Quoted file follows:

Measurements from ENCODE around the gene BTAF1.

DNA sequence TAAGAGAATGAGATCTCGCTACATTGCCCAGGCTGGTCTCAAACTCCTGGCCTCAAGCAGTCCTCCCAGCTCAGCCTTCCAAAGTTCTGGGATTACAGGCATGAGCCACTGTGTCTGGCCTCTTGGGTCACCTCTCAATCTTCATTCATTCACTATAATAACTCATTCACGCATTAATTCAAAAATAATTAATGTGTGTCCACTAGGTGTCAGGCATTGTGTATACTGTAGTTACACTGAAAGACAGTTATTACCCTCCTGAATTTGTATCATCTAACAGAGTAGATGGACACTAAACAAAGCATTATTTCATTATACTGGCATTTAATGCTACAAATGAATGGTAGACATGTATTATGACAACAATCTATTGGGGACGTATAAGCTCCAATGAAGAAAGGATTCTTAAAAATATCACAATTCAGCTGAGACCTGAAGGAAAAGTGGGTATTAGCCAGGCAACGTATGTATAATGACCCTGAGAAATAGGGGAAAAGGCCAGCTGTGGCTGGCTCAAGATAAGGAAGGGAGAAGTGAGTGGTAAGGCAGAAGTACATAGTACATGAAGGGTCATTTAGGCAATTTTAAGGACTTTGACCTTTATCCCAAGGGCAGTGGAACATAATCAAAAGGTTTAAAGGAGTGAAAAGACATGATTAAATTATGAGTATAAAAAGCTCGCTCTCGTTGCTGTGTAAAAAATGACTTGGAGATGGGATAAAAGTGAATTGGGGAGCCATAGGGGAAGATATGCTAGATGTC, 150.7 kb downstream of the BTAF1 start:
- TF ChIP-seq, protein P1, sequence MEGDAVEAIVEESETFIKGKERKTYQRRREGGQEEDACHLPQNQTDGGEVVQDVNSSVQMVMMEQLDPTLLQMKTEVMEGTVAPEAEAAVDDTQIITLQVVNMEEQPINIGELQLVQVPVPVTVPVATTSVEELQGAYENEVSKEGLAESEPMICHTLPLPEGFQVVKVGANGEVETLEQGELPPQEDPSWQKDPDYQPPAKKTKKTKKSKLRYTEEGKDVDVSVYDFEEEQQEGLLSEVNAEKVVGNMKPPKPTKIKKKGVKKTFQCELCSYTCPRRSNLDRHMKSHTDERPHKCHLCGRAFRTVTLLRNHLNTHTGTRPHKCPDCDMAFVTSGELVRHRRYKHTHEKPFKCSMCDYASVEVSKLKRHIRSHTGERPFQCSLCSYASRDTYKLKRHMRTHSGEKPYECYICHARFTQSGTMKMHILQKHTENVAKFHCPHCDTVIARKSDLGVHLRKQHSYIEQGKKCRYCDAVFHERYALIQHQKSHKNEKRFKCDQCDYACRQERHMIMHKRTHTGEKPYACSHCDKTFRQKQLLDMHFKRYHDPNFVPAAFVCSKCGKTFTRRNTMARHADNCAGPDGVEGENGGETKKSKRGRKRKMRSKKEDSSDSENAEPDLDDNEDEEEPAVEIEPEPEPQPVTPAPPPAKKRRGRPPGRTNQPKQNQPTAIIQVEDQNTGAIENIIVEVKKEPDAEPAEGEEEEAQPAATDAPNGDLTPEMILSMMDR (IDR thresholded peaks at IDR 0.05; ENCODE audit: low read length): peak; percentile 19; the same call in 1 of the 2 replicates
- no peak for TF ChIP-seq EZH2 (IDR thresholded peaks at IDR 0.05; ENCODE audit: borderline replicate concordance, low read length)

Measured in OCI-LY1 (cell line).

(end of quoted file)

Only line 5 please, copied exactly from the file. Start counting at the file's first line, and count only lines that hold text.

Measured in OCI-LY1 (cell line).